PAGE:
User talk:Samuel Blanning/Blanking

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I created this proposal because on WP:AIV I've had to deal with more than one case where an editor was reported for 'blanking vandalism' when the blanking wasn't vandalism, but the reporter obviously thought it was. Problems arise when an inexperienced but well-meaning editor who has never heard of Articles for Deletion, edit summaries and talk pages runs into a Recent Changes patroller prepared to revert what he sees as 'vandalism' automatically, and armed with all sorts of anti-vandal tools that make it easier to do just that (and leave a misfired, impersonal vandalism 'warning' while they're at it). I hope that this will gain consensus to be tagged as a {{guideline}} and linked from the relevant section of Wikipedia:Vandalism. Opinions and merciless editing are welcome etc etc. --Sam Blanning(talk) 19:30, 24 October 2006 (UTC)

Good idea. I've seen quite a lot of this recently. I think though, that this proposed guideline ought to provide some guidence for bot opperators. Most of the instances of non-malicious blanking being reverted and warned that I've seen have involved AntiVandalBot and the like. ~ ONUnicorn (Talk / Contribs) 20:13, 24 October 2006 (UTC)


"If a user believes he has a legitimate reason when removing large amounts of material, he is not committing vandalism." So, um, how are we supposed to determine what J. Random Anon believes when he blanks the day's featured article (without an edit summary, of course—they never leave edit summaries)? Kirill Lokshin 02:55, 25 October 2006 (UTC)

  • Strongly oppose this proposal -- We should not grant users a license to blank large amounts of apparently legitimate text without explanation, and have their edits treated as "content disputes", not vandalism. I would only consider significant content removals to be legitimate edits in the following cases:
1. Where the reason for the removal of the content is readily apparent by examination of the content itself, so no explanation is necessary. In other words, reversions like this should not happen.
2. Where a non-frivolous explanation is provided for the removal of apparently legitimate content in an edit summary. The edit summary should either state the justification for the content removal in its entirety, or provide a link or reference to the page which contains the justification. Note that the explanation for the content removal need not be persuasive to be considered non-frivolous; all that is required is that the explanation avoid substantial absurdity.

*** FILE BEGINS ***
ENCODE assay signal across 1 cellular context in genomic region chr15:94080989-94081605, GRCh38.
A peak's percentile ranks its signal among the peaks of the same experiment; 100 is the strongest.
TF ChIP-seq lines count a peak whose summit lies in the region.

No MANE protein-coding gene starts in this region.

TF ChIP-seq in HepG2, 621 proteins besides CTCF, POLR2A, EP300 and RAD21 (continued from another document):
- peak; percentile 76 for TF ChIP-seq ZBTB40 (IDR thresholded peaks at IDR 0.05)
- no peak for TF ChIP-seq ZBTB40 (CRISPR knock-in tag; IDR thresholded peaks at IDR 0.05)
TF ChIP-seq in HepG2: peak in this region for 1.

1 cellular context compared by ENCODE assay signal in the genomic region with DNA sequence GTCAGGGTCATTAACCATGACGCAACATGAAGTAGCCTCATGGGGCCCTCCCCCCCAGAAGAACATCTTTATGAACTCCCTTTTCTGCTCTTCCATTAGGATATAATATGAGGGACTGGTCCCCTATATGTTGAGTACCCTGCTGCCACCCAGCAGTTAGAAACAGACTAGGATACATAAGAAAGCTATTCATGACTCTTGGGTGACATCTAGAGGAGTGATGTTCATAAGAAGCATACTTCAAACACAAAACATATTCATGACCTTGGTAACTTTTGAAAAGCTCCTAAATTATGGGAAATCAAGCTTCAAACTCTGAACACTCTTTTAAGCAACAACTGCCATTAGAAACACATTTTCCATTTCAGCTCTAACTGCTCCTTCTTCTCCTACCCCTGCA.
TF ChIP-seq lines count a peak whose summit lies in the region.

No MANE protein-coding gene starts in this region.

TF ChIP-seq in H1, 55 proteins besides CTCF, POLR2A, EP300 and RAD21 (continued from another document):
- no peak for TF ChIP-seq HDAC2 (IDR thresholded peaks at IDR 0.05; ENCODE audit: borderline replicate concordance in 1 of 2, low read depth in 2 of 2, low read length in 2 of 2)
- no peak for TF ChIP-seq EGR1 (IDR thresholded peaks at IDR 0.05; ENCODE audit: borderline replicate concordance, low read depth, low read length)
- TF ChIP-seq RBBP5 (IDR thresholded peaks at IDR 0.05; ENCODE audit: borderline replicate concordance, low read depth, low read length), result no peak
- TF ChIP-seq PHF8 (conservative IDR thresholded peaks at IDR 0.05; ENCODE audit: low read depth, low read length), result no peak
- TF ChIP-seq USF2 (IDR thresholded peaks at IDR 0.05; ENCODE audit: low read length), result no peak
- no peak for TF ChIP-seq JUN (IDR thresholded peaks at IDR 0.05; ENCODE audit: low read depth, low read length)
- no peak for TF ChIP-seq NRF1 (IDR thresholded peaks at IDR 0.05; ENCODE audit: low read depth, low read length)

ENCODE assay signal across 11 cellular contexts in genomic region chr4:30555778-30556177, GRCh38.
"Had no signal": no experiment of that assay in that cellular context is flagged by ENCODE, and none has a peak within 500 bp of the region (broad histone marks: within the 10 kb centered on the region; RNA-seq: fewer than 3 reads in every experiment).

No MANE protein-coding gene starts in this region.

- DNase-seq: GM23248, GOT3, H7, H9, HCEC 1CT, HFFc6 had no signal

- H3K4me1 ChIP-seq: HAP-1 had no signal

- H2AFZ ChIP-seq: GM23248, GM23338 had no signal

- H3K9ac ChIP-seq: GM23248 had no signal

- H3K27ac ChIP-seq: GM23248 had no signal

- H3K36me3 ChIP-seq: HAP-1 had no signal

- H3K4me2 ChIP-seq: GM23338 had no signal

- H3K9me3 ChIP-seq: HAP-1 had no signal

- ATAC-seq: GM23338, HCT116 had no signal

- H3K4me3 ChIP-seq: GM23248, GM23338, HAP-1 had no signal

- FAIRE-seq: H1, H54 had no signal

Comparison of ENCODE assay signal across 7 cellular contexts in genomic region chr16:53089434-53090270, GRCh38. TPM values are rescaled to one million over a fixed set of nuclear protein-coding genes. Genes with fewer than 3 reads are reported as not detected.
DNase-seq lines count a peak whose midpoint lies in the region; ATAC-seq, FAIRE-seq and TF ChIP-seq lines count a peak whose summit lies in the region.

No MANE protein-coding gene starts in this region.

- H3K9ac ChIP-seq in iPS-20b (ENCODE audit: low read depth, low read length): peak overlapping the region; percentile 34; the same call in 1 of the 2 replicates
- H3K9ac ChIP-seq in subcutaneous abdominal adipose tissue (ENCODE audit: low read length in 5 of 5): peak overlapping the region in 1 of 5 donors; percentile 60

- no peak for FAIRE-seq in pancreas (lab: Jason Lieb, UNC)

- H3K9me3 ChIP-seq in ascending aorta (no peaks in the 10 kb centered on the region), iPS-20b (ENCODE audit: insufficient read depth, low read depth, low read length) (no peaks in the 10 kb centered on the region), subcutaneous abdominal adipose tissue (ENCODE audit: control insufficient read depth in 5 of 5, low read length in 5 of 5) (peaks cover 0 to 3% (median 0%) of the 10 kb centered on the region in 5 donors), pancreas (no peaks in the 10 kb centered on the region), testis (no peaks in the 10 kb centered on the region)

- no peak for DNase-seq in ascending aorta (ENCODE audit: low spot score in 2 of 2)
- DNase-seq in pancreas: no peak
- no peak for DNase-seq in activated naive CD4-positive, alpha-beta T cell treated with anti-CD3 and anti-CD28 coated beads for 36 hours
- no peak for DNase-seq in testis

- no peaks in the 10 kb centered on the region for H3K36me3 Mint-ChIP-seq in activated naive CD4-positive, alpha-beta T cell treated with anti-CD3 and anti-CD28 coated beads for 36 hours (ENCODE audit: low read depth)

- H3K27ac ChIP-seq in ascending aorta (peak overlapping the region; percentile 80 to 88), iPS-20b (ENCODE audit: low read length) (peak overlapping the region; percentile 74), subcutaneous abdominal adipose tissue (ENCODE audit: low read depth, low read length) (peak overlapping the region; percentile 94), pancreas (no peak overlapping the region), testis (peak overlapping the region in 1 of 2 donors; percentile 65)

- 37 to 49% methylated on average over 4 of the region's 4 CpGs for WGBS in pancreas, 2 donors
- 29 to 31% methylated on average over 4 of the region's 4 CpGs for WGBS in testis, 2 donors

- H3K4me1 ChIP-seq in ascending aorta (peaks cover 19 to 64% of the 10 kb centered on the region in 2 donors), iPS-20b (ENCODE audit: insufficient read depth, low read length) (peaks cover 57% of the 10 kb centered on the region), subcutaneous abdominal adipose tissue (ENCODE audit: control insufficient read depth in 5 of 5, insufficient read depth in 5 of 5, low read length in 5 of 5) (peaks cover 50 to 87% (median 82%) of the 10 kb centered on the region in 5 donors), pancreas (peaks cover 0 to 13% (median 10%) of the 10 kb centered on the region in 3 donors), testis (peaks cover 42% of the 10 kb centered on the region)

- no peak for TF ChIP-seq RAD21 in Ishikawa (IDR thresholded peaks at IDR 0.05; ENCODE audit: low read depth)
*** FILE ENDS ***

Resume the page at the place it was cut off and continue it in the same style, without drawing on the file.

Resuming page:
In consideration of the fact that new users may be unaware of the need to explain the removal of apparently legitimate content, template:test1a should be used as an initial warning for such removals. However, should the user persist in the unexplained removal of apparently legitimate content, they need to be stopped. The three revert rule is a spectacularly ineffective tool for this purpose, as in situations defined as "content disputes" it applies equally to all parties without regard to the merits of the edits themselves. The three-revert rule can thus prevent a rapid response to inappropriate content removals. Furthermore, the three-revert rule applies on a per-article basis, and thus does not prevent a user from excising apparently legitimate content without explanation from a large number of different articles. John254 02:59, 25 October 2006 (UTC)
I've added two entries to the list of 'obvious vandal/test' edits which should cover the above concerns. The fact is, everyone knows what malicious blanking looks like, so there is no chance that anyone is going to be made unable to stop actual blanking vandalism. However, not everyone seems to know what non-malicious removal of text looks like. This needs to be explained better than it is currently, because it's very difficult to explain it on AIV where things move very fast.
John, the reason WP:3RR doesn't consider the merits of the edits is because the entire point of the electric fence is that if the edits have no merit, more than one person will be willing to revert them, and no-one will need to break it. --Sam Blanning(talk) 03:38, 25 October 2006 (UTC)
Meh, that's probably fine, then. I've also replaced "has a legitimate reason" with "is making a good-faith effort to improve the encyclopedia" (the existing wording from WP:VAND), as I think it's a bit clearer in terms of what those legitimate reasons might be. Kirill Lokshin 05:42, 25 October 2006 (UTC)


This proposal says at the same time that blanking isn't always bad but also that editors should never blank articles. It also makes no mention of blanking for copyright concerns. So what is it trying to say, exactly? And what here is new that's not already in Wikipedia:Vandalism? Fagstein 04:43, 25 October 2006 (UTC)

As the opening section says, "blanking" refers to removal of large sections of text, not just entire articles. And I'm very deliberately saying nothing new - however, what 'blanking' means and what it doesn't is spread disjointedly across 'Types of vandalism' and 'What vandalism is not' on Wikipedia:Vandalism. WP:BLP and some of Jimbo's mailing list posts (such as [1]) are also relevant. This page is aimed at making it coherent. --Sam Blanning(talk) 16:11, 25 October 2006 (UTC)

Some more problems with this proposal[edit]

The set of blanking edits defined as "almost certainly vandalism or testing" and the set of blanking edits defined as "almost certainly not vandalism/testing" are not disjoint. Thus, if "an editor who has a history of good contributions" were to "[blank] numerous unrelated articles", the edits would "almost certainly [be] vandalism or testing" and "almost certainly not [be] vandalism/testing", simultaneously. Of course, this problem could be avoided by replacing the section headings with "Factors that weigh in favor of a finding that blanking is vandalism or testing" and "Factors that weigh against a finding that blanking is vandalism or testing"; however, this would convert the guideline into a difficult to apply, multi-part balancing test. My description above of the cases in which significant content removals are considered to be legitimate edits is far simpler in its application. John254 00:42, 26 October 2006 (UTC)